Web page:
Monday, March 31, 2008

It's the Journey that Defines You! (part 4)

"You've begun your journey, you have your map, and you know your destination. Myself, I'm destined for the "long road". Like many artists, I began my career later in life. I have no "Fine Arts Degree" and to top it off, I live in a small Midwestern town...right in the middle of corn country. Yet against all odds I've managed a satisfying degree of success."

On a personal note: I've been touched by everyone who sent emails and posted comments...the response to this series has been overwhelming. I believe as we share our own experiences we encourage others. Thank You

Developing Real World Marketing Strategies:
As an artist, it's my creativity and my passion for the "vision" that inspires and moves me forward. The process involved in the development of a new piece gives renewed energy and purpose. Where as the idea of "hitting the streets" with portfolio in hand to garner gallery representation can put me in a fetal position in the corner of my studio! Well...sort of.

The internet is a great marketing tool for today's artist, but it's not the only answer. If you read the blogs or websites of professional artists you will notice they are also mentioning other venues... private shows, juried exhibits, teaching, and galleries.

The truth of the mater is this...unless you get out there and promote your work you're going to end up with a huge private collection...your own "private collection" to pass on to your children. I would much rather be in my studio working, but it didn't take long to realize that I needed to get out there and personally market my art.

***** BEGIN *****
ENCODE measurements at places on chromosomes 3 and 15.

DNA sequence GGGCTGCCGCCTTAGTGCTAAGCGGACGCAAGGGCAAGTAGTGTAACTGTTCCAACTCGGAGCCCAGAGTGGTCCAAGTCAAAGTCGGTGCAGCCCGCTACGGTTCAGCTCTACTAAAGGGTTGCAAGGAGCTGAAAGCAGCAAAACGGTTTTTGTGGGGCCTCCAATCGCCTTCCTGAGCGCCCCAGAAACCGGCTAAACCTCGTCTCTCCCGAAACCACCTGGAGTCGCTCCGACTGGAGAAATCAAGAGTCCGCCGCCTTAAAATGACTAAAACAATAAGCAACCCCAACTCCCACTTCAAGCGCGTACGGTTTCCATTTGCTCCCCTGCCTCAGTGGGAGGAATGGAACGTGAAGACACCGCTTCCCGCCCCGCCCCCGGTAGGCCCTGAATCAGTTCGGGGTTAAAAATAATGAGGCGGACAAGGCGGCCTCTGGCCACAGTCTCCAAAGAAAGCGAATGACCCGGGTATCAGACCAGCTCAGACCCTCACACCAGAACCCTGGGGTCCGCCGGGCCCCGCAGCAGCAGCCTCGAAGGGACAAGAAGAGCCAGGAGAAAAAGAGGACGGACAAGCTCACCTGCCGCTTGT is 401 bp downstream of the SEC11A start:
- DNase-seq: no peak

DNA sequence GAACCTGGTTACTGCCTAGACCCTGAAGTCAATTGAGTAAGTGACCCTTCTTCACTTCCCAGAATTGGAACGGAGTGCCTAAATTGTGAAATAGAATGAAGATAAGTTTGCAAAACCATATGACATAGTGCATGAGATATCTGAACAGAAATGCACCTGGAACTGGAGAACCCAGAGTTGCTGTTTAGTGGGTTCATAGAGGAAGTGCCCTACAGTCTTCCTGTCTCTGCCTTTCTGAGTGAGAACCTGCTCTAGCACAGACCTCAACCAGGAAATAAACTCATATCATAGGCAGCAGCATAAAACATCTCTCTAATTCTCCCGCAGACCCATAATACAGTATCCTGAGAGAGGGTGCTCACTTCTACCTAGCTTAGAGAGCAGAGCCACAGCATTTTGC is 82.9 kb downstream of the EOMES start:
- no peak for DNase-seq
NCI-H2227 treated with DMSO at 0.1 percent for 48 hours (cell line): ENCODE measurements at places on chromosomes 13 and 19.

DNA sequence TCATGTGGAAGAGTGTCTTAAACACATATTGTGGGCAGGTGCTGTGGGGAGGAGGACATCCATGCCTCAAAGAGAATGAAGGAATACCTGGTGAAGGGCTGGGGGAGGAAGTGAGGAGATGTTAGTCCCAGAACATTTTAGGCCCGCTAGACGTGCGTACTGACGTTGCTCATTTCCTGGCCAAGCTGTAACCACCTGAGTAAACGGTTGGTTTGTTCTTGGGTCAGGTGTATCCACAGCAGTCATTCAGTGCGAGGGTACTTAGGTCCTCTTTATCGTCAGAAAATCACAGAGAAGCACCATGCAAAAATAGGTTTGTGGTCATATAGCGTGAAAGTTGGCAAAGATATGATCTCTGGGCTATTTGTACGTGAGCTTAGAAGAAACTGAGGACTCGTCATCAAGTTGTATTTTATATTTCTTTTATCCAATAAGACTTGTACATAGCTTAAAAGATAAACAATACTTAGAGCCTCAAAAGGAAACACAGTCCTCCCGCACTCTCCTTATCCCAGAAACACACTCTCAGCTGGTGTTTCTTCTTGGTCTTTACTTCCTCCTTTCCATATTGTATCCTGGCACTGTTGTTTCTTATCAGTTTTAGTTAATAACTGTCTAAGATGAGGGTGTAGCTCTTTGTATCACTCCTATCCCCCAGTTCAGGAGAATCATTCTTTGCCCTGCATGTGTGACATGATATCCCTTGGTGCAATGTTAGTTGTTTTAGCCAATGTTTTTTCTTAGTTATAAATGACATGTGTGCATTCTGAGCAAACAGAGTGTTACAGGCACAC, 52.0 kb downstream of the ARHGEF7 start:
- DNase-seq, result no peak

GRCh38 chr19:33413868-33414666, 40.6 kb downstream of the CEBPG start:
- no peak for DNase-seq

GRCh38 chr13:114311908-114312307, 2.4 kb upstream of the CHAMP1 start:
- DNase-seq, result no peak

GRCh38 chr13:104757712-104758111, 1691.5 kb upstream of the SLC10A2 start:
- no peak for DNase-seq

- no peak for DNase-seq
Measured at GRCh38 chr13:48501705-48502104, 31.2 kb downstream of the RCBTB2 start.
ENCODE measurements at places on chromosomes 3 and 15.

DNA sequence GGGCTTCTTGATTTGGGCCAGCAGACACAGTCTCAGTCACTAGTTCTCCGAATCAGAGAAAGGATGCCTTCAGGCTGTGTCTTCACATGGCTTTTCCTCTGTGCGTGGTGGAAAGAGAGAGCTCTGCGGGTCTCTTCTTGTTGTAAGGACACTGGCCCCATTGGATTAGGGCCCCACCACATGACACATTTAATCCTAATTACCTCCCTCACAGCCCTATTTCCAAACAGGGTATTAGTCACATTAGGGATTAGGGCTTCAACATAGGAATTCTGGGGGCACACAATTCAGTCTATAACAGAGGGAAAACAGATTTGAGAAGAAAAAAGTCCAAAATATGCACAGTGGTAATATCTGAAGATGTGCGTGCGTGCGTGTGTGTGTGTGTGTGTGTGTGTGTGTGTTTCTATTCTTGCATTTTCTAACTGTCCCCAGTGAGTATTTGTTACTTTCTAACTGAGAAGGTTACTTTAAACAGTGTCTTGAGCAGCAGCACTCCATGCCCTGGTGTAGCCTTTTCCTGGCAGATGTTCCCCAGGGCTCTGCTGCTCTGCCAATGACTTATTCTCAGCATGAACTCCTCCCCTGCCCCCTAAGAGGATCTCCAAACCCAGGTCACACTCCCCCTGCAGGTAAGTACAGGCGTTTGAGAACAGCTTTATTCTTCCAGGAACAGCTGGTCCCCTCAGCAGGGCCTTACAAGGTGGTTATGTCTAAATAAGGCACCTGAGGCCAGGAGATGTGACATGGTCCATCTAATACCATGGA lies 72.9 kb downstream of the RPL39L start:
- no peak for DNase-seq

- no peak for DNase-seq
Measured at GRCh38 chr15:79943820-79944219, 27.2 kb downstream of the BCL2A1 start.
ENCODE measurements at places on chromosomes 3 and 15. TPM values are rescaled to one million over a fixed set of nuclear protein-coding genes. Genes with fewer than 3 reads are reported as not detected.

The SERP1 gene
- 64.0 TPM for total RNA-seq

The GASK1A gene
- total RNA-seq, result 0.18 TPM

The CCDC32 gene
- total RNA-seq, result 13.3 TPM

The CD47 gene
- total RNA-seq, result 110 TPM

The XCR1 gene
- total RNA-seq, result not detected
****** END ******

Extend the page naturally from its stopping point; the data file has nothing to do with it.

First things First...promotional and presentation materials:
  • Business Cards and Brochures...I designed and printed my own for my first few exhibits, keeping them simple and professional. My first brochure was a half page...It had a photo of my art on the front, with a short bio. and artist statement on the back.
  • Presentation of your art...all original art should be properly matted and framed, unless using deep edged canvas. Prints need to be either in mats or mounted, and packaged in clear bags for protection.
  • This is your introduction to your public...present yourself and your art as professionally as your budget will allow.
Exhibiting at Juried Art Fairs:
1. A good starting point...join a local art club. My first exhibits were group exhibits held by the art club I belonged to. Exhibiting with others was a secure feeling. I could test the waters without a huge investment and get feedback from the public. I made connections with other artists that proved helpful when I began doing my own shows.

2. Preparing for my first "solo" art fair...Where better to find out the truth about the art fair circuit than from an art fair exhibitor. I spent the summer before my first show going to juried art fairs close to home. I was not there to see the art but there to see how the art was displayed.

I "tent shopped", checked out displays, packaging of prints, framing, quality of art being shown, and in general how the artists set up their area for traffic flow. I asked questions, made notes, getting names of suppliers for display materials I thought I might want to use the following season, and a list of other recommended art fairs.
  • Local Art Fair Listings: Every state has a registry for arts and craft fairs. You can usually contact them for a free catalog or view a list on line...a good place to start.
  • Fair Source Book...Art Fair Calendar are national registries for juried and non juried fine art and fine craft venues.
Juried Art Fairs have proven to be both an excellent source of income and exposure. I was careful of my set up costs and able to pay it off with my first summers income. Hundreds, of people pass through my both each weekend. They look at, touch, and talk about my art. They're able to make a deeper connection with my drawings as I answer their question and explain the process and inspiration for my work. It's a personal connection.